Long-term lockdown could mean behavioural changes are here to stay - professor

Long-term lockdown could mean behavioural changes are here to stay - professor

The coronavirus pandemic will have triggered a change in mindset for most people, affecting buying habits which could see an even greater reluctance to use cash, an expert has said.

Ben Voyer, professor of psychological and behavioural science at the London School of Economics, said many people's individual habits will have changed during lockdown, as evidenced by stockpiling during March as Covid-19 tightened its grip on Europe.

He said shoppers switched from "a pleasure-seeking mindset to a pain-avoiding one" amid concerns the virus was more serious than first anticipated.

And he said changes in behaviour were more likely to become part of everyday life post-lockdown, the longer current restrictions remain in place.

Prime Minister Boris Johnson is due to set out what rule changes should be brought in for England on Sunday after seven weeks of lockdown.

Prof Voyer said: "The pandemic will likely have triggered a change in mindset for most people.

"Generally speaking we have evolved to seek pleasure and avoid pain.

"In a pandemic, you suddenly shift from promotion to prevention - you pay much more attention to what could go wrong, and that change of mindset affects a lot of decisions you are making.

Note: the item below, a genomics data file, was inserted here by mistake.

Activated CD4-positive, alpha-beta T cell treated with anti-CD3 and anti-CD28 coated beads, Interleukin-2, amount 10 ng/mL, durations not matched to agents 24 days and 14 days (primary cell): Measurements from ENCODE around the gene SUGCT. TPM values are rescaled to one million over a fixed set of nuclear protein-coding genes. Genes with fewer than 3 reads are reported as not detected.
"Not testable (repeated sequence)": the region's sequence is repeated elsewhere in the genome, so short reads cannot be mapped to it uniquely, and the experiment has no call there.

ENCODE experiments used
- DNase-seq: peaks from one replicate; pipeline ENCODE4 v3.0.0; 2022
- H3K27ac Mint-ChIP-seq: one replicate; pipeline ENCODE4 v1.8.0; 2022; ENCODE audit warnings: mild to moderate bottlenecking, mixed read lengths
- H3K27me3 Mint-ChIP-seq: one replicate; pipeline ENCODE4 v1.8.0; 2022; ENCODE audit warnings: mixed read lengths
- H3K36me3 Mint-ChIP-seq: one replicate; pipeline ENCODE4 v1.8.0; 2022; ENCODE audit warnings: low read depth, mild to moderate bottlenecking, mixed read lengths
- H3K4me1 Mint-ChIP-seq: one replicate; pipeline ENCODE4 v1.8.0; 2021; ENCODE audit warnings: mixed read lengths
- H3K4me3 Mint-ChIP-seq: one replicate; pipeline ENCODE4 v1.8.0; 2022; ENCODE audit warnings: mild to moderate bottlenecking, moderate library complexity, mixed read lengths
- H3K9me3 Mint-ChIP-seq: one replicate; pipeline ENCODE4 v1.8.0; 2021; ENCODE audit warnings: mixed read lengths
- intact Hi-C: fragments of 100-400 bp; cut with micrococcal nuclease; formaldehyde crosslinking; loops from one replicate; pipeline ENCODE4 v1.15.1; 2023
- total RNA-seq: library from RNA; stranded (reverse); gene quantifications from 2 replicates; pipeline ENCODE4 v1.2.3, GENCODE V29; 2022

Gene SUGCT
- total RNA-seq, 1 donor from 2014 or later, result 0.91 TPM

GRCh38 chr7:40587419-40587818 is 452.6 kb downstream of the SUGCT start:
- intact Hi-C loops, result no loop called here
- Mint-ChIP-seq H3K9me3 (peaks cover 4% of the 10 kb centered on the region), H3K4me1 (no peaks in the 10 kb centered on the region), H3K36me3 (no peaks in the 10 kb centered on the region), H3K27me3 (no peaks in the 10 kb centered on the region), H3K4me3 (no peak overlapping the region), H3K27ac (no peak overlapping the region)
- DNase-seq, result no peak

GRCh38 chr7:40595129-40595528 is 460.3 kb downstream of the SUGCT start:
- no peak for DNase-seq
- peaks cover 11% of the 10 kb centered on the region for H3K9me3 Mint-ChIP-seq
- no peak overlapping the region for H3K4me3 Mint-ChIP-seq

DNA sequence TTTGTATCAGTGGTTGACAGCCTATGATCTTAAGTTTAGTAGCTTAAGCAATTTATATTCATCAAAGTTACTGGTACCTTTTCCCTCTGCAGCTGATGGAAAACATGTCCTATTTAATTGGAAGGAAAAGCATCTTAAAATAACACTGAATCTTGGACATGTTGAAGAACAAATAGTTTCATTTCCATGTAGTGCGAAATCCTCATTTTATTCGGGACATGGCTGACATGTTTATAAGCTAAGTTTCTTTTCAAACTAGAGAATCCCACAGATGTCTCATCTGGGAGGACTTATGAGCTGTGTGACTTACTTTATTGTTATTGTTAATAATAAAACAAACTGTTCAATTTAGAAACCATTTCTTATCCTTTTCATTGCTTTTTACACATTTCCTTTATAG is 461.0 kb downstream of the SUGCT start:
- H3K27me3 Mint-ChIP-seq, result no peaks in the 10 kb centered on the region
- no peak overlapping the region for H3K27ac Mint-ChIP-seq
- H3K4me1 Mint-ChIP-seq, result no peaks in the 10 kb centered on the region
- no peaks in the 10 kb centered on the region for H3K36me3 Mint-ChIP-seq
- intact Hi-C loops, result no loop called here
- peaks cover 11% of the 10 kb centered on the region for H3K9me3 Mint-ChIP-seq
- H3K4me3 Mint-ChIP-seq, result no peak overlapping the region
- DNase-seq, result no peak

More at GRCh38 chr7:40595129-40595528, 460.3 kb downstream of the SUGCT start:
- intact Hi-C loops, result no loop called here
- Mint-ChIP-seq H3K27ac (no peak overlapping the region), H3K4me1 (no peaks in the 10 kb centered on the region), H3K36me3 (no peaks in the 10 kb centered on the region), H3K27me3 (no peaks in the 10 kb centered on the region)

"If you are not somebody who naturally stockpiles, you might start to stockpile."

He added: "In addition to this, one could add a rise in anxiety levels and stress, which also affect buying behaviours.

"However, the effect of stress and anxiety varies from one individual to another, with some individuals ending up buying more, or comforting themselves with consumption, while others buy less or stock."

Many businesses that have remained open during lockdown have tried to limit the spread of coronavirus by prioritising cash-free transactions.

Prof Voyer said the lockdown could see more customers move away from cash payments, something which has been happening generally in society through the advent of contactless payments.

He said: "The divide in consumer use of cash is already generational - with older people using more cash than younger people.

"The fact that vulnerable people are asked to keep sheltering while younger ones join back the working force could mean that shops accelerate the transition as they find consumers readily accepting this and being able to use dematerialised payment.

"In addition, vulnerable people may find it is perhaps better for them to adopt a different form of payment to be and feel safer."

But he added: "If bank notes and coins are found to play a minor or no role, once more research becomes available, this could mean people revert back to older habits."

While some of the behavioural changes triggered by lockdown will be temporary, Prof Voyer said long-term restrictions on people's freedoms are likely to have a lasting impact.

He said: "If by September we are back to normal life, it is unlikely a lot of the things we have had to change to cope with the last few weeks will stay.

"But if it stays over 12 months or more this will have a more long-term effect."

Published: by Radio NewsHub
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